Hot Stove Rule in Management

Cite this article as: Palistha Maharjan, "Hot Stove Rule in Management," in Businesstopia, January 9, 2018,

The Hot Stove Rule is a commonly adopted management principle. It was proposed by Douglas Murray McGregor in the early 60s. McGregor was an influential personality in the management world. His book The Human Side of Enterprise (published in 1960) is known for the intense influence it had on education practices.

A man screaming after burning his hand from a hot pot on stove.

The principle, the Hot Stove Rule, is an analogy between breaching company discipline and touching a hot stove. In the principle, McGregor has illustrated how an employer can impose disciplinary actions on its employees without creating the feeling of resentment or annoyance in them. The central idea of the principle is that the rational and effective employee discipline can be maintained by punishing employees for breach of discipline in ways similar to touching a hot stove.

Features of Hot Stove Rule

As compared to a hot stove, McGregor has put forward four major features of the undergoing discipline.


<< Any person who has been warned about the consequences of touching a red-hot stove would never dare to demonstrate. >>

No one would like to experience the consequences of violating policies or norms of the company after they have been clearly warned.

Immediate consequence

<< You get burned immediately if you touch a red hot stove. It does not matter, if you are touching it for the first time or without consciousness, you get burned as soon as you touch it. >>

An effective disciplinary action must occur promptly so that the individual can see the clear connection between the reactions with their actions.


<< No matter how many times you touch a hot stove, it burns you always. >>

The disciplinary action does not distort, for the same fault committed again. In simple words, you will be subjected to penalty every time you commit the mistake.


<< Whoever touches the stove, gets burned. >>

Discipline should have a connection with the offense, not the person who commits it. Anyone who violates policies is accountable to the punishment, irrespective of the position he/she holds.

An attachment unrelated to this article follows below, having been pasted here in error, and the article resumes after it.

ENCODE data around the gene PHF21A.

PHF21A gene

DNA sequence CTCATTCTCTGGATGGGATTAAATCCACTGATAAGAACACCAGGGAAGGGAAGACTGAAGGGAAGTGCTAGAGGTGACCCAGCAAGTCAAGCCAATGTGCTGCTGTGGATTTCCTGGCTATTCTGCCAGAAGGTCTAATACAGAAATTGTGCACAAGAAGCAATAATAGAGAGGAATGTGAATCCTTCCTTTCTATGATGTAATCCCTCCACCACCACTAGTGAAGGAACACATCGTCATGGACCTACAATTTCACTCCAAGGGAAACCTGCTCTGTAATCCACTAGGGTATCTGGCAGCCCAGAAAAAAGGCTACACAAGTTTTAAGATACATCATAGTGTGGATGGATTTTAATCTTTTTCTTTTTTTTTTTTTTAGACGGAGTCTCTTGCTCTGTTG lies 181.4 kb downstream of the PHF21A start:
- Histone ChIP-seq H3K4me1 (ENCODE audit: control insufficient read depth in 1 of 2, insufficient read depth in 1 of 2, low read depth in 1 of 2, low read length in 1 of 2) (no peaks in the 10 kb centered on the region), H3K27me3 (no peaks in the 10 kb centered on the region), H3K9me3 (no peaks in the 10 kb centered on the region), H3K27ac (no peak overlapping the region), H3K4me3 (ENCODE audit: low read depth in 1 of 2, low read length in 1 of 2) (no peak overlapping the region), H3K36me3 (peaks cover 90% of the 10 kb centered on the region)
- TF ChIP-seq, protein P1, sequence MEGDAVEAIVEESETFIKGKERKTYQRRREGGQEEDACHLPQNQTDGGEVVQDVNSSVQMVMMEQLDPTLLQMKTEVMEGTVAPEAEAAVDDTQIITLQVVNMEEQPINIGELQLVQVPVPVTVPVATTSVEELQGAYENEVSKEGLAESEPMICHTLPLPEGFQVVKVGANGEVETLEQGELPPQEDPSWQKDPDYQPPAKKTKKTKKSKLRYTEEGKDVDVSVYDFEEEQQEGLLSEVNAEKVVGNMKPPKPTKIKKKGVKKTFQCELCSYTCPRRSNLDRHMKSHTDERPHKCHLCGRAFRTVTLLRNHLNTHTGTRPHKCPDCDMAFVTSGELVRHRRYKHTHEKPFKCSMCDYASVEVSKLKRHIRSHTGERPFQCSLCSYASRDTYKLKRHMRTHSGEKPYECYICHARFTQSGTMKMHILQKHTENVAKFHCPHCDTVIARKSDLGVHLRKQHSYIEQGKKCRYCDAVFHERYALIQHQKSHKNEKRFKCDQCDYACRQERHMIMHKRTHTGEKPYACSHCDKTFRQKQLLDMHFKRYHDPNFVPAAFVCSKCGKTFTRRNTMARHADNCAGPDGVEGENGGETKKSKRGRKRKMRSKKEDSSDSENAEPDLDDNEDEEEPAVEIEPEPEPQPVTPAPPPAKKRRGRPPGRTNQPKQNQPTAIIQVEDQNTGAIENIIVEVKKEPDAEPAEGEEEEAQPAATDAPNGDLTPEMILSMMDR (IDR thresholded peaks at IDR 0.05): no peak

Points to remember

  • The employer should not fail to make its employees aware of the rules and regulations of the company.
  • Employees must be provided detailed warning of disciplinary actions in advance.
  • Employees should be provided with the company‚Äôs code of conduct so that they would not be able to deny knowledge of those rules.
  • Disciplinary actions must be taken immediately; the company should never ignore any act of violence or wait for the most convenient time to take action.
  • Disciplinary actions must be the same for all the employees, regardless the post he/she holds in the company or the relationship he/ she has with the superiors and supervisors.
  • Disciplinary actions must be flexible and progressive in nature whereby the level of penalty depends upon the weight and frequency of the mistake.
  • The company should not show excessive leniency while taking any corrective actions, or else the employees will show more negligence.
  • Also, the company should not be excessively harsh because it creates dissatisfaction.
  • Once the disciplinary action is taken, the supervisor must show normal behavior and attitude towards the employees.
  • Disciplinary actions must never be used as the mode to satisfy personal whims.
Cite this article as: Palistha Maharjan, "Hot Stove Rule in Management," in Businesstopia, January 9, 2018,